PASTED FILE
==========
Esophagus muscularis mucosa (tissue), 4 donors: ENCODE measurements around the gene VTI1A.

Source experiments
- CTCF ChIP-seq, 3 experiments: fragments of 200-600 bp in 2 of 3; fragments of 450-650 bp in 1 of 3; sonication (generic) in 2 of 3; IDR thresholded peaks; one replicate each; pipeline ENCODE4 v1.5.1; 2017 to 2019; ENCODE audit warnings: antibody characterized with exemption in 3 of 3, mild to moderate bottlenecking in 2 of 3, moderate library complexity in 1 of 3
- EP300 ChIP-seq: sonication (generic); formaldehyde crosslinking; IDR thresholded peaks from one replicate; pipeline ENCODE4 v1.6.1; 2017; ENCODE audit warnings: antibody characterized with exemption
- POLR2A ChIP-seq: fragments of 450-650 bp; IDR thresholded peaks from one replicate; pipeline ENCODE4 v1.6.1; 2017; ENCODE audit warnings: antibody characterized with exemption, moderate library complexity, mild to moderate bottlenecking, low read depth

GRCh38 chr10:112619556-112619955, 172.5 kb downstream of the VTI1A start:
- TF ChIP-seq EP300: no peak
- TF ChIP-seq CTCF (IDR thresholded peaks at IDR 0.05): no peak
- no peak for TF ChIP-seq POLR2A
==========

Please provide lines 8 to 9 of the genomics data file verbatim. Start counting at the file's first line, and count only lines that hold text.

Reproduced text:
- TF ChIP-seq CTCF (IDR thresholded peaks at IDR 0.05): no peak
- no peak for TF ChIP-seq POLR2A